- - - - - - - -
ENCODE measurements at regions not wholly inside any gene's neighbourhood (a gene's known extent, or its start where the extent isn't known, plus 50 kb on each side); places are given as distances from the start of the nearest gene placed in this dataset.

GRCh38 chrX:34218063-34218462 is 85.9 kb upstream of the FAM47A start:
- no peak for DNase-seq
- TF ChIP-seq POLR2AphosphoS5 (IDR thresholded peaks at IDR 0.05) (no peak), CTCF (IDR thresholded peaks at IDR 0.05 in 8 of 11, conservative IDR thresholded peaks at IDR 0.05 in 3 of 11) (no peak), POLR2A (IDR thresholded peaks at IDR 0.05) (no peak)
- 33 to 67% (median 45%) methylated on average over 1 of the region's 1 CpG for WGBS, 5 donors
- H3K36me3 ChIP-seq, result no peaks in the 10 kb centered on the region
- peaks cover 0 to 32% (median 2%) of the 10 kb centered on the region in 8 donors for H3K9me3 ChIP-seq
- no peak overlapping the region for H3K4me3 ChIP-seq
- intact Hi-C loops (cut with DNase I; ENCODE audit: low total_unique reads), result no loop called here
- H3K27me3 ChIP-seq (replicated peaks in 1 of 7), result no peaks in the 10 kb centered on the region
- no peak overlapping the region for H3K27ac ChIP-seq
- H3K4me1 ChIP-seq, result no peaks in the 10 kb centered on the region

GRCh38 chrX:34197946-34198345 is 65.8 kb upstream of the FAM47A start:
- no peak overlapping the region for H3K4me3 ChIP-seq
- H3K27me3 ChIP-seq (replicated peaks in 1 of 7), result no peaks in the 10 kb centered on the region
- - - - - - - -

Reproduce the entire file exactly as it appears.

ENCODE measurements at regions not wholly inside any gene's neighbourhood (a gene's known extent, or its start where the extent isn't known, plus 50 kb on each side); places are given as distances from the start of the nearest gene placed in this dataset.

GRCh38 chrX:34218063-34218462 is 85.9 kb upstream of the FAM47A start:
- no peak for DNase-seq
- TF ChIP-seq POLR2AphosphoS5 (IDR thresholded peaks at IDR 0.05) (no peak), CTCF (IDR thresholded peaks at IDR 0.05 in 8 of 11, conservative IDR thresholded peaks at IDR 0.05 in 3 of 11) (no peak), POLR2A (IDR thresholded peaks at IDR 0.05) (no peak)
- 33 to 67% (median 45%) methylated on average over 1 of the region's 1 CpG for WGBS, 5 donors
- H3K36me3 ChIP-seq, result no peaks in the 10 kb centered on the region
- peaks cover 0 to 32% (median 2%) of the 10 kb centered on the region in 8 donors for H3K9me3 ChIP-seq
- no peak overlapping the region for H3K4me3 ChIP-seq
- intact Hi-C loops (cut with DNase I; ENCODE audit: low total_unique reads), result no loop called here
- H3K27me3 ChIP-seq (replicated peaks in 1 of 7), result no peaks in the 10 kb centered on the region
- no peak overlapping the region for H3K27ac ChIP-seq
- H3K4me1 ChIP-seq, result no peaks in the 10 kb centered on the region

GRCh38 chrX:34197946-34198345 is 65.8 kb upstream of the FAM47A start:
- no peak overlapping the region for H3K4me3 ChIP-seq
- H3K27me3 ChIP-seq (replicated peaks in 1 of 7), result no peaks in the 10 kb centered on the region